Posted in Art, Film. | 1 Comment |


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A new film about the history of Richard Williams‘ ‘The Cobbler & The Thief‘. I’ll have to dig up my old blog on this from my myspace days, if you’ve never seen or heard of this film there is good reason, and the story behind it is as fascinating as the animation, one of the great unfinished masterpieces of art.

Posted in Film. | 3 Comments |

Destiny, Dali & Disney

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“68 years ago Disney has asked Dali to draw a cartoon film which would be an embodiment of idea of surrealism, but turned out it was so unusual to the ordinary spectator that display have closed and have not given to publicity already till 2003.” Thanks to Kelly for the hook up.

Posted in Art, Film. | 1 Comment |

New Wagon Christ video – ‘Chunkothy’

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Taken from the new Wagon Christ album ‘Toomorrow’, out now on CD, LP and download

The ‘Chunkothy’ video is directed and animated by Celyn Brazier at Nexus with Beccy McCray providing invaluable production skills. Bali Engel helped colour and provided the beautiful animated sequences for the insect loop and fishes. Margot Tsakiri-Scanatovits and Manav Dhir also provided colouring skills and contributed to the animation of the insects. Steve Mc Inerney constructed the final edit with perfect timing and imagination.

The animation was created in Photoshop, with most sequences on one layer. It was as simple as that really. No gimmicks, no tweeny motion tricks, no cgi.  Celyn created small beat guides for reference, sometimes following the rhythm, for example on the bouncy ball loops, but mostly as many random patterns and as much weird sh*t that she could possibly make in six weeks.

Celyn Brazier – directing, deigning, colouring, animating
Beccy Mccray – producer
Steve Mcinerney – editor
Bali Engel – colouring, animating
Margot Tsakiri-scanatovits – assistant colouring
Manav Dhir – assistant colouring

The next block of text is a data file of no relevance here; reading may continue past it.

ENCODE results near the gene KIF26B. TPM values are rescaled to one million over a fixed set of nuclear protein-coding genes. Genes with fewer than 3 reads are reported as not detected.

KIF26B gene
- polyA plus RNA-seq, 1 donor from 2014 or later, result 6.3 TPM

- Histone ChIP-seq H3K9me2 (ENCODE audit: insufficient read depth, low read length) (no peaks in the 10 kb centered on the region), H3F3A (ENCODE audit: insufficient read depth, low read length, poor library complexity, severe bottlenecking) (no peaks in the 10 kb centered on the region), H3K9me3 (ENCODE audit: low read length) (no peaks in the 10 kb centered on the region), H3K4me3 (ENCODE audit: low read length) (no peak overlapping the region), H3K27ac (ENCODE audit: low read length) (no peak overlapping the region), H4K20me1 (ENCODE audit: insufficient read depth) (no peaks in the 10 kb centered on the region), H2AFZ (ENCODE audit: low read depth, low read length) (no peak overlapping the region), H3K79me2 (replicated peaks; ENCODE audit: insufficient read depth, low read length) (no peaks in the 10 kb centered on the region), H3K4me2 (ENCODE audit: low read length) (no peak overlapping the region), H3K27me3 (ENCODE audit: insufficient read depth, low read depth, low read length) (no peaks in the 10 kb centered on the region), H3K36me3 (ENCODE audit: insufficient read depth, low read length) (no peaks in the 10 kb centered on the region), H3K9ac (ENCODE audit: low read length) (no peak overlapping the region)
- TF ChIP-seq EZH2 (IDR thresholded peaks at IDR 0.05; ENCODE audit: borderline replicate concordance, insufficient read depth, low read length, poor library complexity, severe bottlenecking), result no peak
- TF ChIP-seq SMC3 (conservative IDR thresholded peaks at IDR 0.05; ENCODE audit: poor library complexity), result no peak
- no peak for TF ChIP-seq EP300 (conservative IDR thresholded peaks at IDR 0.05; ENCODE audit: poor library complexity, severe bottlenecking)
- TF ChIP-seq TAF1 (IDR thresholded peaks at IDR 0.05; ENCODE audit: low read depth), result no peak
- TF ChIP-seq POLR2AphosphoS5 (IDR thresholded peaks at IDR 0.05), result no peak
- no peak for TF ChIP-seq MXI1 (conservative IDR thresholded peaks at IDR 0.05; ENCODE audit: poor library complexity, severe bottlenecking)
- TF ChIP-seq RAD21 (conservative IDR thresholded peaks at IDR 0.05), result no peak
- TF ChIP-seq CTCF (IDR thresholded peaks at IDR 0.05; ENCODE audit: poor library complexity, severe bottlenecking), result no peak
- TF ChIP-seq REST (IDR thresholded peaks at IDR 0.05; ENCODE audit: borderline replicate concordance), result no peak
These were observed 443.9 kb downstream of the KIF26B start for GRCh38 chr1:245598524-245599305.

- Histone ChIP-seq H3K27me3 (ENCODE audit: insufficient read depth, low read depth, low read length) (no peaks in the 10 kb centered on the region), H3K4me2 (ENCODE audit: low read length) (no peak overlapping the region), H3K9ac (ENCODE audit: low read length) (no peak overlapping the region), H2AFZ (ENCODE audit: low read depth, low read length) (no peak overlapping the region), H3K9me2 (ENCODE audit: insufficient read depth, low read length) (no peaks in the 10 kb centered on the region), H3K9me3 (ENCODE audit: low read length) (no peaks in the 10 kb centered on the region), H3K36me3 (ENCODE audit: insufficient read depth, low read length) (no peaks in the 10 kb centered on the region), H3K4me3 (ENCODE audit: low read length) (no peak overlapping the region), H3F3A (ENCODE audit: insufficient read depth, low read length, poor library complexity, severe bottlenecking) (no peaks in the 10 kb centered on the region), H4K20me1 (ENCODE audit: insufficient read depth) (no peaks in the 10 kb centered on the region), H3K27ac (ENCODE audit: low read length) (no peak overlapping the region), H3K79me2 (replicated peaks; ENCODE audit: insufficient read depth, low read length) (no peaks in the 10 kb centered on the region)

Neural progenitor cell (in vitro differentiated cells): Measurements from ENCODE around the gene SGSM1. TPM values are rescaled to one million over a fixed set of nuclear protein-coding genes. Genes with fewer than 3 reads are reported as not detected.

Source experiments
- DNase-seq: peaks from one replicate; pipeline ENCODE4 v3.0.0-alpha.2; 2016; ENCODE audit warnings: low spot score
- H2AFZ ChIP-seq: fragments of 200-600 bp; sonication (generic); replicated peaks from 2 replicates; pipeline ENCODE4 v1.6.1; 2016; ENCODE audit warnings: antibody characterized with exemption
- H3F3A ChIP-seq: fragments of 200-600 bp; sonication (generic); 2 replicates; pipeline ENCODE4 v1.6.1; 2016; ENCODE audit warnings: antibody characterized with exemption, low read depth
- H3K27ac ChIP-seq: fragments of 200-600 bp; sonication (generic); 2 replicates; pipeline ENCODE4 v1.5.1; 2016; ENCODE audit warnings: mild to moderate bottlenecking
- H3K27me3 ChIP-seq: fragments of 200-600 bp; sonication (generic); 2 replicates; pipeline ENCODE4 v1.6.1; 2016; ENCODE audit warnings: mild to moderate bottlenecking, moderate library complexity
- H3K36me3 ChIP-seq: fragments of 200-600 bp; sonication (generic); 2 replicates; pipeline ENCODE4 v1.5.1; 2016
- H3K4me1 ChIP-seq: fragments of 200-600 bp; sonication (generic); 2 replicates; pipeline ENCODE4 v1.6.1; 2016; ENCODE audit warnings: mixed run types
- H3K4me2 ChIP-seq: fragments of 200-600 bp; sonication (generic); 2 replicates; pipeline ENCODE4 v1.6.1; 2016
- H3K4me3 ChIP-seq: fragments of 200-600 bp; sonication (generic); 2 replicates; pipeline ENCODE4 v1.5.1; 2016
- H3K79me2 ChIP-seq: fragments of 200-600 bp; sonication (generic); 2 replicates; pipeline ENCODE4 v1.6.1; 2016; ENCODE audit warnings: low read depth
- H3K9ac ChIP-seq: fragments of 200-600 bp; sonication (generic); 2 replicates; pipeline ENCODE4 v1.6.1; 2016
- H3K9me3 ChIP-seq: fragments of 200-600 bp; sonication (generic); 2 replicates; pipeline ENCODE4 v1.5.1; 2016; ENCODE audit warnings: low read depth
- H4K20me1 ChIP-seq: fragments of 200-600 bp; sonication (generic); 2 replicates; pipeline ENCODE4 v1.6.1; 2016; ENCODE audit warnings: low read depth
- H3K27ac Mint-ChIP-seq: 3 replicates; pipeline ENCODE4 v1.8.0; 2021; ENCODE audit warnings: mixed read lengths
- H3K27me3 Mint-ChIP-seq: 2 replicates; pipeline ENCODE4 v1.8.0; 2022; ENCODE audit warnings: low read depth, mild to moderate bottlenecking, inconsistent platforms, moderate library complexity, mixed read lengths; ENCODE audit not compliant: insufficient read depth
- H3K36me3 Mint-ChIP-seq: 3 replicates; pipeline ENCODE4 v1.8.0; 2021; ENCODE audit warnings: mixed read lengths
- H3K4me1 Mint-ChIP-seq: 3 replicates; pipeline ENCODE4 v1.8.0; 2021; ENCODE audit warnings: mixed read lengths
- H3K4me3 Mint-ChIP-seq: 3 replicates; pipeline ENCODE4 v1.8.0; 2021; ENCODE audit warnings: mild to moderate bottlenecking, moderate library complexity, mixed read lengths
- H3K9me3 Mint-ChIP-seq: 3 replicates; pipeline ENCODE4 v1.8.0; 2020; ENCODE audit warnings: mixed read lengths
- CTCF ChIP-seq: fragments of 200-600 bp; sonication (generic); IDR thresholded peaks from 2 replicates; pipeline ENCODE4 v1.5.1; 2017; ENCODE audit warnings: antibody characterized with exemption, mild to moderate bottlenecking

Posted in Design, Film, Music, Ninja Tune. | No Comments |

Belbury Poly Youth Night, Brighton

Gutted I can’t go to this as I’m out of the country, lots of my favourite artists on one bill.

Live sets from Moon Wiring Club and Pye Corner Audio, Ghost Box & Outer Church DJs a screening of Julian House‘s short film Winter Sun Wavelength, Public Information Films, lost television and other odd visuals.

Thursday 14th April 7.30pm – 12.00 midnight

Tickets £7
Box Office: 0845 293 8480
Resident Records: 01273 606 312


Posted in Film, Gigs, Music. | No Comments |

Christian Marclay’s ‘The Clock’

I saw about 90 minutes of this last night at the Hayward Gallery on the Southbank. They were screening the entire 24 hour film for free but for one day only so, by the time you read this, it will be over I’m afraid. Marclay’s piece is made from hundreds of snippets of films with the constant being a clock, or time keeping device, present in each scene. The piece starts at 6pm and every clip corresponds to the actual time you are watching it which creates a vortex in which you are hyper aware of each passing minute.

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It is hypnotic, fascinating and frequently funny, even though there is no plot, central character or conclusion in sight. The soundtrack creates amazing tension and release moments too, as you can imagine. If a clock is featured in a film it’s usually signaling someone waiting or something about to happen, a race against time or some sort of horror about to awaken. The approach to the hour becomes the equivalent of a major plot event and something that you’re willing to happen faster than it ever will. I saw the section before midnight and on the hour there was a large montage of clocks striking terror into the heart accompanied by suitably demonic music, all ended by a hilarious clip of a grandfather clock opening to reveal a zombie woman which was so perfectly timed the whole audience burst out laughing.

Most people won’t be able to sit through the whole thing and you don’t need to to ‘get’ it but there’s much more to the piece than the basic premise. Certain images become a recurring motif ; lighting candles or ringing phones for instance, and footage from several films repeatedly crops up giving it a certain continuity. I was surprised at how watchable it was, despite having no ending in sight. Waiting for a bus on Waterloo Bridge sometime after 1am, I looked across the river to the see the giant clock near Enbankment Station, as if starring in my own personal version of the film. Recommended viewing even if you can only catch a small portion of it.

Posted in Art, Event, Film. | No Comments |

‘The Crow’ animation by Tom Webb

DJ Food – The Crow Animated from Tom Webb on Vimeo.

Tom Webb contacted me with this film he made as part of his 3rd year Illustration Minor project. It’s the first half of the DJ Food track ‘The Crow‘, written by PC, from our Kaleidoscope LP. Here are his comments about the making of it;